For Ukrainian duo Artur and Batish, better known as ARTBAT, playing shows as festival season approaches is probably the last thing on their minds. The melodic house and techno stars are in their home country, which Russian President Vladimir Putin has chosen to invade in an unprovoked war opposed by most of Europe, the US and the world.
As Russian bombs kill innocent civilians and shatter cities including the capital Kyiv, where the duo are from, the “Return to Oz” producers have been anything but silent. In fact, they are on the ground in Ukraine as war rages on.
Instead of hunkering down in the studio, the ARTBAT boys are using their platform as one of the most successful dance music artists to come out of Ukraine, for activism. Since Putin launched a full-scale invasion of their sovereign country last week, Artur and Batish have been posting videos and images of their war-torn country. They’re putting out calls to action to the dance music community, asking for help in opposing the senseless war.
ARTBAT began providing a firsthand view of what’s happening on the ground on February 24, the first day of the war. In an Instagram post with Kyiv as the location, they wrote:
“The whole world is concerned about what’s happening here in Ukraine. The rocket strikes and cities of Ukraine attacked by Russian forces have begun. We can’t stay back without a statement.”
“This is our country, where we were born and raised. The colors of flag we represent while playing around the world and proud we trying to support and develop our country,” they continued. “This is our home.”
Artur and Batish called on Russians to do everything they can to stop the war and protect the civilization. They noted that they’ve received a lot of requests to perform in Russia. “But now it’s on you to help us stop the attacks and deaths coming from your country,” they explained. They flat out said, “We need your support,” and, “Stand with Ukraine.”
‘Show the World the Real Picture’
They didn’t stop there. On Monday, ARTBAT expanded their call to fellow artists and influencers, mentioning dozens of their handles.
“In this extremely traumatic and scary time we are asking you all to help share with us as much information as possible, by tagging us so we can re-share any important updates through our platform,” they wrote.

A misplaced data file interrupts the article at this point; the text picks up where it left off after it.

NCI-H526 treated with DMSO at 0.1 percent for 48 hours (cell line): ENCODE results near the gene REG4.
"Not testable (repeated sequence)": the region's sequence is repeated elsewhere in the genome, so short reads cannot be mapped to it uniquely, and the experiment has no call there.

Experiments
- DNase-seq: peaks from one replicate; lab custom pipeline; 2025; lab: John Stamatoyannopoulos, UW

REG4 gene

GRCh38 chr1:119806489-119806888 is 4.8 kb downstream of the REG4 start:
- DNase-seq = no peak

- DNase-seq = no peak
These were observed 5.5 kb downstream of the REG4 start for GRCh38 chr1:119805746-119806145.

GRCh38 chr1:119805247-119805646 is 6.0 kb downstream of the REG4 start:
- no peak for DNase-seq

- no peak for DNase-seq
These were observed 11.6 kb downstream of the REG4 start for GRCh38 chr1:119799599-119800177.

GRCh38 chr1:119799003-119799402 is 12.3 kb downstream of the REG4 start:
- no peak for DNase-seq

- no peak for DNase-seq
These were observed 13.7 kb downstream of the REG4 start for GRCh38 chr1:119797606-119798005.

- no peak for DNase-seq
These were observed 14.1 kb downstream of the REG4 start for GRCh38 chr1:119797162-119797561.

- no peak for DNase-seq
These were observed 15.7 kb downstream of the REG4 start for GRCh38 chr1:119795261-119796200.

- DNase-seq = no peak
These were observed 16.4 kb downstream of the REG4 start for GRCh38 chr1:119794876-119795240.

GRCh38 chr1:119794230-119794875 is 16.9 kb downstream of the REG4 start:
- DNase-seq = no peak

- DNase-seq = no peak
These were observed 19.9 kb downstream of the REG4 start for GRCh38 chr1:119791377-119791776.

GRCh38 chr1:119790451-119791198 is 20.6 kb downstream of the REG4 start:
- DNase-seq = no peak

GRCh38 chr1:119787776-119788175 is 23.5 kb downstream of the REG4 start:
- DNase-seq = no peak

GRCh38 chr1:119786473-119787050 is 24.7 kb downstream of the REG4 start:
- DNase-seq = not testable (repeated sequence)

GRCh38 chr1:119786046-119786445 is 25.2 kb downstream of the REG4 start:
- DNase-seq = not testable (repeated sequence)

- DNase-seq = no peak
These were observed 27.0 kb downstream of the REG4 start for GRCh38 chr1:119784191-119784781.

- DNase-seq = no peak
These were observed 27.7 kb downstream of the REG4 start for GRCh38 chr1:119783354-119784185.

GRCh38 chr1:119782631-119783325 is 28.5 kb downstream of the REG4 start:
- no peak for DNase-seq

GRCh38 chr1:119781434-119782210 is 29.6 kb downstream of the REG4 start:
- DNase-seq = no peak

“We kindly ask you to help show the world the real picture of the war that our neighbor Russia has brought to our homeland, our people and our independence.”
Their goal is to show the globe how Ukrainians are defending values of freedom and democracy. The post included a graphic of a Ukrainian with a gun protecting a stroller, facing a Russian with a gun but with a stroller in front. “That’s the difference,” it reads. ARTBAT also shared multiple videos and photos depicting bombs, obliterated buildings and Ukrainian navigating the mess. They have even called the person responsible out by his name.
“Putin has failed to capture us with a quick attack, and now, in agony, they begin to bomb our cities, directing cluster bombs into residential areas of the central regions of Ukrainian killing innocent civilians,” the duo wrote.
The next day, ARTBAT posted an image calling for Ukraine to be made a no-fly zone. They shared stories of the morning’s bombings in Kharkiv. They’re urging followers to march at their local demonstrations and spread the message on social media.
“This is a matter of life and death as today Putin destroys more civilian targets with ballistic missiles,” they wrote.
ARTBAT remains in Ukraine, where President Volodymyr Zelensky has ordered able-bodied men aged 18 to 60 to stay and fight. Meanwhile, one million people have fled across the borders of Ukraine in the week since the assault began.
It is unclear if and how Artur and Batish will leave their country. They’re booked to headline Link Miami Rebels at Space Park on March 25 and Renaissance Miami at Island Gardens on March 27. But for now, ARTBAT is preoccupied with something bigger than Miami Music Week.
“We encourage you to continue supporting and donating to charities to help our people relocate and build their lives back together,”
ARTBAT wrote in their last post.